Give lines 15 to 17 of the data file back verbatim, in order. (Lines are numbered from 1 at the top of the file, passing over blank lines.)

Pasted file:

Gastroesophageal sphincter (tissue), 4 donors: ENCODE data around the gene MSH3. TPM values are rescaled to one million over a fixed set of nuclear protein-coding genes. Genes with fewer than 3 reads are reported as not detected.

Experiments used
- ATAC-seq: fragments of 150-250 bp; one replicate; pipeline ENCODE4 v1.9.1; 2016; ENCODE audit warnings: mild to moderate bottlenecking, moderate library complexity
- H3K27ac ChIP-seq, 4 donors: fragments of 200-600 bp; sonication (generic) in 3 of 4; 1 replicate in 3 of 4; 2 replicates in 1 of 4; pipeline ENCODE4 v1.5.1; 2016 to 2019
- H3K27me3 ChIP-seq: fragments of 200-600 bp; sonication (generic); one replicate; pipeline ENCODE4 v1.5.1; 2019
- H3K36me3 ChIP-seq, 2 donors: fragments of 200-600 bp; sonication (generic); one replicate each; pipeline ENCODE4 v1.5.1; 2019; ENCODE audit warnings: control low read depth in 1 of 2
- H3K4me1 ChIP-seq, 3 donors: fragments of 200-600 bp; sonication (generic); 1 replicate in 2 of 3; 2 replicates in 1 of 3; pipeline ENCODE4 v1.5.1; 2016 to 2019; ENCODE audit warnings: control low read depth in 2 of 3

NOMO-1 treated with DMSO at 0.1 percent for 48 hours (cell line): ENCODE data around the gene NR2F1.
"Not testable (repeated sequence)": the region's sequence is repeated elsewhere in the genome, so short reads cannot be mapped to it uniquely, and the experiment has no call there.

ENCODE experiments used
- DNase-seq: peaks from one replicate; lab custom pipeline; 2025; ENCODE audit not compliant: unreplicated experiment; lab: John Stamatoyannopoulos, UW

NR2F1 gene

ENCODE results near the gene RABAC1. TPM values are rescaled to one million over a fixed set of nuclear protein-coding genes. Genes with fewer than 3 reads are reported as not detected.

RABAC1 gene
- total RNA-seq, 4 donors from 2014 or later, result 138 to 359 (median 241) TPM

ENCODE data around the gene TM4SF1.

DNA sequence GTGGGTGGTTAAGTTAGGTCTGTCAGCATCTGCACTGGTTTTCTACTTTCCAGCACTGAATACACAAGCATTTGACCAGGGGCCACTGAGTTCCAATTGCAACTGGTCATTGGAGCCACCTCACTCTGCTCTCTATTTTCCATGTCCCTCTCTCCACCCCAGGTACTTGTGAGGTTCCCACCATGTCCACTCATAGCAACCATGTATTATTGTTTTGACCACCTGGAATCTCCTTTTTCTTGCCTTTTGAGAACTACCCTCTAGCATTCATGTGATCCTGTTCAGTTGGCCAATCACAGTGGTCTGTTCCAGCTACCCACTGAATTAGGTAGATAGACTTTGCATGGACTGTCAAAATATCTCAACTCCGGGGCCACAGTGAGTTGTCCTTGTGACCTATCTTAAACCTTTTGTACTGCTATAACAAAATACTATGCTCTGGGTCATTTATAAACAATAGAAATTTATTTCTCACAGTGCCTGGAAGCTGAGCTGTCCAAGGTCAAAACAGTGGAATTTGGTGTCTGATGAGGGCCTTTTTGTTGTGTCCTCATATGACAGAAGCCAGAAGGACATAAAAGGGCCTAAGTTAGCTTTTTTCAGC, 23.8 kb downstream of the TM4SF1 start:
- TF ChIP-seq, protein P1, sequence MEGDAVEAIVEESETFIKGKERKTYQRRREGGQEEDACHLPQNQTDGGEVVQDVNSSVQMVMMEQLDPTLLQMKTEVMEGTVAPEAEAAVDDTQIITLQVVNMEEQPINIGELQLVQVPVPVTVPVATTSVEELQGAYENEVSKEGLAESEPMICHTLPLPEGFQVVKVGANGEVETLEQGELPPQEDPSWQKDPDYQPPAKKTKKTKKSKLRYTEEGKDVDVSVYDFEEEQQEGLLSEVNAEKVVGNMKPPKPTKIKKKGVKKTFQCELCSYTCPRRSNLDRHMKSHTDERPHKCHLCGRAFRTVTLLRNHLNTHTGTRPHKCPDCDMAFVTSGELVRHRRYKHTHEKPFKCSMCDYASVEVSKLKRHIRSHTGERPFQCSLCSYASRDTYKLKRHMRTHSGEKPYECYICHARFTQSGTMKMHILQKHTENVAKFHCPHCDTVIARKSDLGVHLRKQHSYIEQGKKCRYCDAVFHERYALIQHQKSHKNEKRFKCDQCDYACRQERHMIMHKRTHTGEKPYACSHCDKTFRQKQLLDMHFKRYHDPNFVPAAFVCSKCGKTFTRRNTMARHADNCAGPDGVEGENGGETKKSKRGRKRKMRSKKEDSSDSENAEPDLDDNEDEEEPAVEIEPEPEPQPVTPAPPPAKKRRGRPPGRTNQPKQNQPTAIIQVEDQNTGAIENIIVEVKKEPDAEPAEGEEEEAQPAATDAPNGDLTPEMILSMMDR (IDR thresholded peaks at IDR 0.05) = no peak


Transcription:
- total RNA-seq, 4 donors from 2014 or later, result 138 to 359 (median 241) TPM

ENCODE data around the gene TM4SF1.

DNA sequence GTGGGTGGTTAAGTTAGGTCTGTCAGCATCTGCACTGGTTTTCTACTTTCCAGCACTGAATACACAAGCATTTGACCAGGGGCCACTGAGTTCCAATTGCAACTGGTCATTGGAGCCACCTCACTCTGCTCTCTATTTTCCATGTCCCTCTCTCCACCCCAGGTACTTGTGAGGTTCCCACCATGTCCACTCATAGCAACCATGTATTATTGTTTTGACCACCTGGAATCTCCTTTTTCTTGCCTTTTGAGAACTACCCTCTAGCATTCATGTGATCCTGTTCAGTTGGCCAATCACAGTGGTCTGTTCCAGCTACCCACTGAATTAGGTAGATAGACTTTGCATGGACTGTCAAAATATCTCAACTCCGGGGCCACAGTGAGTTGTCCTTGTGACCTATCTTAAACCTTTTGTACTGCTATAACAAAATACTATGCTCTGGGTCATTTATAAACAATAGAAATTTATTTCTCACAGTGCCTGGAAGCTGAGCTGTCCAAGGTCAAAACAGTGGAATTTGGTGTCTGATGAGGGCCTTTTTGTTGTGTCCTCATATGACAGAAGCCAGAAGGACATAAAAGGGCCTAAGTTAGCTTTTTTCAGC, 23.8 kb downstream of the TM4SF1 start: